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Detainee 717


Chapter 5

Ten minutes later, when Salah stops for the sign at the intersection of Chelan and Strand streets, K13 rear ends the Ford Taurus. The impact is minimal, almost genteel, a jolt causing the car to curtsey. The collision is not forceful enough to cause any more than minor damage to the fender, but the sound produced is disproportionately amplified in the early morning silence. Salah is jarred forward and the seat belt straps its bandolier across his chess, snaps him back against the seat, his eyes leaping immediately to the rear view mirror. K13 puts the van in reverse and backs up, the Taurus’s bumper detaching with the screech of a rusty hinge and clattering to the street.

How Salah responds to pressure and stress is what K13 hopes to observe when he confronts Salah. Knowing his emotional predilections will enable K13 to more effectively design and customize the interrogation he will conduct. All the inane James Bond hijinks, the wiretaps and the night-vision micro-binoculars, the juvenile spy antics, the cheesy disguises, and now this orchestrated fender bender – it all serves a single purpose: to find out who these people are, who this man is. Who he is at a distance and who he is closer up; who he is on paper and off, in the flesh. Lamborghini does not bother with his kind of personal research and is content to learn everything about her detainee from a file before she settles down to business with him, letting the bureaucrats and field operatives do her legwork. A small smile fills the corners of her lips when they deliver a fifty-pound bolder of reports and drop it at her doorstep. Maybe the documentation lends legitimacy to what she does, builds a scholarly scaffolding around the deathly wreckage she wreaks. Whatever it is, she loves reports, loves the detail, page after page of useless self-justifying accumulation.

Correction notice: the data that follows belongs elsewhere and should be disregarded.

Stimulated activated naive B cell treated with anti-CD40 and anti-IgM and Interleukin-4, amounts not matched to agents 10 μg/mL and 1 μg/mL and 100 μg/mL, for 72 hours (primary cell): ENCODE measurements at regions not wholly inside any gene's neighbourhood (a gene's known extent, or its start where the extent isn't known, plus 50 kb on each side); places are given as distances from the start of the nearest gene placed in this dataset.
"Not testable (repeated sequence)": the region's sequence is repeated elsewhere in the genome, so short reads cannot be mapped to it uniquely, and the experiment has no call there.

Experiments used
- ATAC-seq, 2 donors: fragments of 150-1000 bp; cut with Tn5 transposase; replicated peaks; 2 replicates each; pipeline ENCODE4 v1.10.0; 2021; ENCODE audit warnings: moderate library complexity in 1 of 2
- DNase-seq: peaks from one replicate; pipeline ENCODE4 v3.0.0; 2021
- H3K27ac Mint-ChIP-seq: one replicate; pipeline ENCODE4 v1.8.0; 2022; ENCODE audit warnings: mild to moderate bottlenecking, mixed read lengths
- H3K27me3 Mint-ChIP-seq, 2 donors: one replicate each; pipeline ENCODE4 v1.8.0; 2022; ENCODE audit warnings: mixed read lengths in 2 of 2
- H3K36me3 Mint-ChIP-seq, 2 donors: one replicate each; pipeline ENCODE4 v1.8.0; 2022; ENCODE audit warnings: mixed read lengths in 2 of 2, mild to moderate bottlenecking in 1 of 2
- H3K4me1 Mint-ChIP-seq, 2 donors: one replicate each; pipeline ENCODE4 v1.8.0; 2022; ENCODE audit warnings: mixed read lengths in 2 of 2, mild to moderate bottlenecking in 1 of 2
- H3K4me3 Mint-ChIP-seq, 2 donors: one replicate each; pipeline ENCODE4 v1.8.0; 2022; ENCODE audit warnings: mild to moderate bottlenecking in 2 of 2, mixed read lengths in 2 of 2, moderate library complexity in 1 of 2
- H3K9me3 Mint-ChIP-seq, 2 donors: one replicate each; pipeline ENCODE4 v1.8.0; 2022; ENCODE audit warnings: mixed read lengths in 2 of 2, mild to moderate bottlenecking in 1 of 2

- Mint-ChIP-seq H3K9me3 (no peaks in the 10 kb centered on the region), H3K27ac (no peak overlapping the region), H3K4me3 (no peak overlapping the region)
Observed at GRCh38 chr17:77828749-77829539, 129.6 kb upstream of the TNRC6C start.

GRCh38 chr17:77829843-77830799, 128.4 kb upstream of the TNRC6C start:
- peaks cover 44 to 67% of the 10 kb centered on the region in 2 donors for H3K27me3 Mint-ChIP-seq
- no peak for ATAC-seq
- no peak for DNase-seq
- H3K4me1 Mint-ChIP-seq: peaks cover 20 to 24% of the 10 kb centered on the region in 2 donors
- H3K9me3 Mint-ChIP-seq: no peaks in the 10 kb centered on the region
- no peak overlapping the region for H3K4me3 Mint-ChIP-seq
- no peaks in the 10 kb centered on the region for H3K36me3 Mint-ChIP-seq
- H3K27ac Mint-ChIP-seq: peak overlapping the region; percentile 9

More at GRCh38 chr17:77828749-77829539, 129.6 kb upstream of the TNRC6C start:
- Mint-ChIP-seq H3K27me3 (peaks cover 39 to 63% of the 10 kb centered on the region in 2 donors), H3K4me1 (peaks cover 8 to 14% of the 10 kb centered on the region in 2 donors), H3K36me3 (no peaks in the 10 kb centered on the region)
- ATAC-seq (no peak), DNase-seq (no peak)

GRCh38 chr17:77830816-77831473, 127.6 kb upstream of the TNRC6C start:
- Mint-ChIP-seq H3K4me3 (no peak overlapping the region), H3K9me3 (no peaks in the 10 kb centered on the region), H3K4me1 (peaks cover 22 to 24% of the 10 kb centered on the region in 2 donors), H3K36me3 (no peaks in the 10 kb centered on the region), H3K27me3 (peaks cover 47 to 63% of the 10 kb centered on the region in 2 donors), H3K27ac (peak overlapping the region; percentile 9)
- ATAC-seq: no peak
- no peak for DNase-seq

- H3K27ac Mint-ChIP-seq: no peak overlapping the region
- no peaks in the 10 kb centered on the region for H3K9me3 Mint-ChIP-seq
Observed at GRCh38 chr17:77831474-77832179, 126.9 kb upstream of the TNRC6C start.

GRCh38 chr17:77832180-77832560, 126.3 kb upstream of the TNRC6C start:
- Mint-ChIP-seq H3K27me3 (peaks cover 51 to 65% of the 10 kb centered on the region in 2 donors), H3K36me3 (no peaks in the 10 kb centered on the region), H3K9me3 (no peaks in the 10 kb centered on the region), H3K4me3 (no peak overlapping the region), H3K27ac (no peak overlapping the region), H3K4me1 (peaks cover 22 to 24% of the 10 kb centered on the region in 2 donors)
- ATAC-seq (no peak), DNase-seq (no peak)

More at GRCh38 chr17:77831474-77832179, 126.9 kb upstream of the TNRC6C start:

But there is no substitution for this, K13 realizes as he steps out of the van, Salah stepping out of his car at the same time and approaching him. No substitute for this proximity, where the vague scent of this morning’s breakfast spices can be detected riding lightly on Salah’s sigh. No substitute for the sight of his keyhole-black eyes narrowing to focus on K13’s own through an eclipse of worry.

Salah reaches out with an open hand, and it takes K13 a moment before he realizes the man has offered it to him in formal greeting. And then, surprising, the warm worn leather of his palm. The firm handshake itself spawns a second surprise, very little padding of flesh, the strength emerging straight and stiff from the bone.

“Are you all right, sir?” Salah asks.

K13 is the first to withdraw from the grasp. “Yeah. Obviously, though, you’re not.”

“I’ve not been injured,” he says, stepping back and looking down at himself, his arms spread wide illustratively.

“Maybe you’re not injured, but you’re not all right.”

“I have no complications, other than this.” He looks at the car. “And this is something that can be fixed, so it is really all right.”

A few people appear, hungry for something to see. They use their eyes like can openers, lifting the lid on the ordinary sight of two cars in a minor accident and stirring it with their eagerness, pouring a new spectacle out onto the street. There are four of them, excited and curious, a group in front of a neighborhood tavern, Lucky’s, closed at this early hour. Not having seen them gathering, K13 assumes they have come from nearby residential streets, though maybe they have been congregated all this time in front of Lucky’s locked door, waiting for it to open. Of the four, two stand out in the group: A tall Hispanic man with a pushed-in face holding a metal detector and an elderly white man who wears a beige safari jacket with a constellation of zippered pockets and is squatting next to a panting German Shepard, his arm draped around the dog’s neck, wreathed with thick fur.